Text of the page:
Oh, okay, got you. All right, so that’s being done on a phase [ph]. So it does – you’re not waiting on Trout Run to be completed before you start completion activities.

Ron Tanski

Well, I mean, they’re going on now as we speak, but again, you know, we would – got to get a whole well – or I’m sorry – a whole well pad done. And so that just takes some time.

Kevin Smith – Raymond James & Associates

Got you. So when we – for the Trout, was it 100 or Tract 100, when are we expecting initial production from that? Is that end of March or more April-ish.

Matt Cabell

End of March, early April.

Kevin Smith – Raymond James & Associates

Okay, great. And then switching gears, any updates on the Utica Shale test and Venango County or in Elk County?

Matt Cabell

Well, I guess, one thing that I think we’ve announced previously is that the well in the Mt. Jewett area which is kind of at the Elk and the Kane border, the vertical well there, we announced, that that is dry gas, good quality dry gas, pipeline quality dry gas. The vertical well in our Henderson area that’s kind of at the Venango, Mercer [ph] boarder, we don’t intend to discuss the makeup of that gas. We don’t intend to disclose that in the near future.

Kevin Smith – Raymond James & Associates

Okay. So we won’t know for awhile whether there’s any liquids components to it, is that fair?

Matt Cabell

That’s fair.

Kevin Smith – Raymond James & Associates

Okay. And then, one other question. Did you guys ever get fix rigs or would just – did you go to five and just drop down to four?

Matt Cabell

We were at six briefly. Our plans, our original plans had us – had us going to six rigs kind of about this time frame.

Kevin Smith – Raymond James & Associates

Got you.

Matt Cabell

We’re now on the process of dropping two rigs.

Kevin Smith – Raymond James & Associates

Fair enough. All right. Thank you very much.

Operator

Your next question will come from the line of Craig Shere with Tuohy Brothers.

Craig Shere – Tuohy Brothers

Hi, thanks for the call. A couple of questions. First, Matt, if that Henderson well in northwest there turns out attractive though it may take a little while for us to hear the results, just how much are you all willing or interested in growing the acreage position out there before we start to see big rig deployment? And then I got a couple of other questions.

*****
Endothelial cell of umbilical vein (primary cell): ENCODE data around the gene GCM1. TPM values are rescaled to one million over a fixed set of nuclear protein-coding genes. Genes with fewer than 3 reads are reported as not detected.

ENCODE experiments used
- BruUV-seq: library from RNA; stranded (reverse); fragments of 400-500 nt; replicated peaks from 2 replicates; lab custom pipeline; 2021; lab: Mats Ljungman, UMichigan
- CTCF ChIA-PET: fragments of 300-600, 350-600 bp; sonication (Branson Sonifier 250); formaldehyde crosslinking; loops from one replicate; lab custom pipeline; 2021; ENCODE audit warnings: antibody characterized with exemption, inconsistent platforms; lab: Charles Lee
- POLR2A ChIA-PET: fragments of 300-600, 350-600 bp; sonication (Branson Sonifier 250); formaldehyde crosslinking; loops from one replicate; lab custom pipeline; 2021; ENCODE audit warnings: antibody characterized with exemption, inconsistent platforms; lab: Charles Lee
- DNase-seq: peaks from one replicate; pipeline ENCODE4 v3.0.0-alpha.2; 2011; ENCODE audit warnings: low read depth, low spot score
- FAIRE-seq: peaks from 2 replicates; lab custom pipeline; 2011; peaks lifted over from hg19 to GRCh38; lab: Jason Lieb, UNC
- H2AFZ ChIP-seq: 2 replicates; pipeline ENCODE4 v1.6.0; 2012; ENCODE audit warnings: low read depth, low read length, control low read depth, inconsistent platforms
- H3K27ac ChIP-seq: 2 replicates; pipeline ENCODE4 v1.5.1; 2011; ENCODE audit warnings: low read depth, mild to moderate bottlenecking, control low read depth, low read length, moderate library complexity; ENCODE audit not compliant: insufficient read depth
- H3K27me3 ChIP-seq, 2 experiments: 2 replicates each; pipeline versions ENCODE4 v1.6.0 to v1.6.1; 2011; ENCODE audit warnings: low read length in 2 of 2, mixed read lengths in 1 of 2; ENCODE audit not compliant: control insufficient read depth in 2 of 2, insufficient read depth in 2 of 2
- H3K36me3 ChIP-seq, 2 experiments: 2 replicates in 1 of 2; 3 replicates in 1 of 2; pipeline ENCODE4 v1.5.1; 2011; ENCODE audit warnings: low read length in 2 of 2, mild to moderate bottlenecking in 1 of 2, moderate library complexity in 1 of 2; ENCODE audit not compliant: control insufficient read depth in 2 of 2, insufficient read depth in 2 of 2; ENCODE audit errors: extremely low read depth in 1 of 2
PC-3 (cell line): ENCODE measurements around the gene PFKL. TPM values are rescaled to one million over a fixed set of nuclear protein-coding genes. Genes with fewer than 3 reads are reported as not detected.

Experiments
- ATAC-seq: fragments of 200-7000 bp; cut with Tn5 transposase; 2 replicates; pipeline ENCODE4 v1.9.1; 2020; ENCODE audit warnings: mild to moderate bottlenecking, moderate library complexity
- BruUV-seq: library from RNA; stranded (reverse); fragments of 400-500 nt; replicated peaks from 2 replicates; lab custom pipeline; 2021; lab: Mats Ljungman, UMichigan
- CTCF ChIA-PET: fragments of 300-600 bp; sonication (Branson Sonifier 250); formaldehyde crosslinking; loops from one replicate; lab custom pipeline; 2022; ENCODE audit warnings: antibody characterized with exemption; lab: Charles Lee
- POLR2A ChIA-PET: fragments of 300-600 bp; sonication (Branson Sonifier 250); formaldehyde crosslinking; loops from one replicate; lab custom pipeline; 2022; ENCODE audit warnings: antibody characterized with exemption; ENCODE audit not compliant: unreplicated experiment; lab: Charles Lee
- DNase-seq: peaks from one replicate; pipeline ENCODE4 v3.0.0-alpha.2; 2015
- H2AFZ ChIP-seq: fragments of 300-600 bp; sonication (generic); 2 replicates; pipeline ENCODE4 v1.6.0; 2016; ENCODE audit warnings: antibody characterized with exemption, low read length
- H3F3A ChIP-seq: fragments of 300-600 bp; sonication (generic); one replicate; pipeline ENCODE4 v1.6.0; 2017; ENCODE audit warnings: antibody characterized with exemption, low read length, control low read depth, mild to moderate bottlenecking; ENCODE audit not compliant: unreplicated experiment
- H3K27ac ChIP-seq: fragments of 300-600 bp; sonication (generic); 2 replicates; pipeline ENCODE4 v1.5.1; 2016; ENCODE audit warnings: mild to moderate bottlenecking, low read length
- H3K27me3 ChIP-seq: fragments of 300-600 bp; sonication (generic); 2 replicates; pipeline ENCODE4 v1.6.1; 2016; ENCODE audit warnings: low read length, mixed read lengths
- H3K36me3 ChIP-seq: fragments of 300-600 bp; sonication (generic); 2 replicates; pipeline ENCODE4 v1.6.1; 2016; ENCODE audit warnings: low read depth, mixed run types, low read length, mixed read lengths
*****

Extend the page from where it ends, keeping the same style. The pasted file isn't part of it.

Matt Cabell

Yeah, well, obviously, it doesn't depend on the well results, but I think you could probably read between the lines and see that, you know, there’s a reason why we don’t want to disclose anything about that well right away. It is a very competitive area for leasing. And, yes, in fact, we would consider adding to that lease position in that area.

Craig Shere – Tuohy Brothers

Can you at least put some color on the contiguous nature of your existing acreage there and the need for fill ins and what you might consider a critical mass for a good play?

Matt Cabell

Sure, I mean, and I think we actually have enough there for some degree of critical mass already. We got something in the order of 15,000 acreage in that area. There are some gaps in there and joining leases that we want to pick up. And, I guess, that’s about all.

Craig Shere – Tuohy Brothers

Okay, and I think your long-term frac contract ends this year. So could you put a little more color around your flexibility heading into fiscal 2013 to ramp up CapEx if Utica plays out and/or gas recovers in price or ramp down more if neither of those two things happen?

Matt Cabell

Yeah, the frac contract expires in – oh, it’s about April of 2013. So we’ll have that frac crew working most of the next fiscal year even without extending it. It would be quite easy, and – today, it would be fairly easy to add additional rigs. We could probably pick up the same rigs we’re dropping if we wanted to. But, obviously, that’s in today’s environment if gas prices recover rapidly, there will be some demand for additional rigs and I can see that becoming more competitive.

All of that said, I can’t imagine that we’d ever be looking at a delay of more than about six months to add a rig. And I think we could probably, if we wanted to, we could probably get a second frac crew as well. To decrease activity, we have four rigs contracted long term. The first of those four rigs – the first exploration on this long-term contract in those four rigs is July of 2014. Obviously, we can – if we really felt the need to, we could reduce activity and still hold on to that rig. The contract is that onerous.

And the second thing on the slowing down activity, as I mentioned, we have the right in the EOG joint venture to not participate in wells and just – just to maintain our 20% royalty interest on our – the acreage. So that’s another lever we can pull if we find the necessity to in a lower gas price environment.

Dave Smith

And that’s – that’s like a $200 million line item there.

Craig Shere – Tuohy Brothers

Okay, I was going to ask about that. Great. And the very last question, I appreciate all this color, is, can you discuss, if we do get an industry ethane solution, and ethane is priced, I mean, let’s just call it 50% above methane, could you talk – even though it’s a little less pressure and lower EUR in southwest, could you talk about the potential economic uplift there?